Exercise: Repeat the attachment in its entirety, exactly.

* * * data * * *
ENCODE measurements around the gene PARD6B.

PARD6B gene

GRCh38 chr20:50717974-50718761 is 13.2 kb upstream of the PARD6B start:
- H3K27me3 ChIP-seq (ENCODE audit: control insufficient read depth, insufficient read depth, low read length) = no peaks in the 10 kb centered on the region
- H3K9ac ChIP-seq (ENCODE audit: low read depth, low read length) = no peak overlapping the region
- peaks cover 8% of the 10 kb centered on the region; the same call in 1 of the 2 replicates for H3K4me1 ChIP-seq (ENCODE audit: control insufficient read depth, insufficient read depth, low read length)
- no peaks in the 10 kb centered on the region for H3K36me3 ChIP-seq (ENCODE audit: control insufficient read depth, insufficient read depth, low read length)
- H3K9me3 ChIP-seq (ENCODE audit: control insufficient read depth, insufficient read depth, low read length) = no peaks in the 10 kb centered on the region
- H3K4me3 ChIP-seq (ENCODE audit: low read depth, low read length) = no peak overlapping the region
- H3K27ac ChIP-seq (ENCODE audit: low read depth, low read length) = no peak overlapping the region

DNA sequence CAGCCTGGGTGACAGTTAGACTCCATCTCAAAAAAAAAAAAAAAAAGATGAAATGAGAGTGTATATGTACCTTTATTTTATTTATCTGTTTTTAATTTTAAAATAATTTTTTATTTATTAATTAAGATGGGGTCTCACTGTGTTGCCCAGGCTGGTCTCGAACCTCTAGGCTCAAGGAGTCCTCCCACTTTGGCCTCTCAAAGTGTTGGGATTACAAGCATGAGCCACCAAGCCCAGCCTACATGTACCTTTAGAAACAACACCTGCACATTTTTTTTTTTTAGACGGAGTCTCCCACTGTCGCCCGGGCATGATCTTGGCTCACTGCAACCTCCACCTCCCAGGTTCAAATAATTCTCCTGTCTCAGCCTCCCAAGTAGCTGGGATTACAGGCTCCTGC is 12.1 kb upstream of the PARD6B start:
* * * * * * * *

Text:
ENCODE measurements around the gene PARD6B.

PARD6B gene

GRCh38 chr20:50717974-50718761 is 13.2 kb upstream of the PARD6B start:
- H3K27me3 ChIP-seq (ENCODE audit: control insufficient read depth, insufficient read depth, low read length) = no peaks in the 10 kb centered on the region
- H3K9ac ChIP-seq (ENCODE audit: low read depth, low read length) = no peak overlapping the region
- peaks cover 8% of the 10 kb centered on the region; the same call in 1 of the 2 replicates for H3K4me1 ChIP-seq (ENCODE audit: control insufficient read depth, insufficient read depth, low read length)
- no peaks in the 10 kb centered on the region for H3K36me3 ChIP-seq (ENCODE audit: control insufficient read depth, insufficient read depth, low read length)
- H3K9me3 ChIP-seq (ENCODE audit: control insufficient read depth, insufficient read depth, low read length) = no peaks in the 10 kb centered on the region
- H3K4me3 ChIP-seq (ENCODE audit: low read depth, low read length) = no peak overlapping the region
- H3K27ac ChIP-seq (ENCODE audit: low read depth, low read length) = no peak overlapping the region

DNA sequence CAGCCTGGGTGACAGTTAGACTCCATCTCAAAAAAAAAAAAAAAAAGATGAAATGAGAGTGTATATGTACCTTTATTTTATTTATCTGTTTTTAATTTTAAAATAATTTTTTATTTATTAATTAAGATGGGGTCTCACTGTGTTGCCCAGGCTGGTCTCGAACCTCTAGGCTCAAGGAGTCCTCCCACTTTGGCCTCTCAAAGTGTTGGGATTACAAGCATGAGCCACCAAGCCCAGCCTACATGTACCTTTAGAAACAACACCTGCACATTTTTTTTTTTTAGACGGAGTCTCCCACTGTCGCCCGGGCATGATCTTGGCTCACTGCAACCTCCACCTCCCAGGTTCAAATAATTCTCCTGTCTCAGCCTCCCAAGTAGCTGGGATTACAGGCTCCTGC is 12.1 kb upstream of the PARD6B start: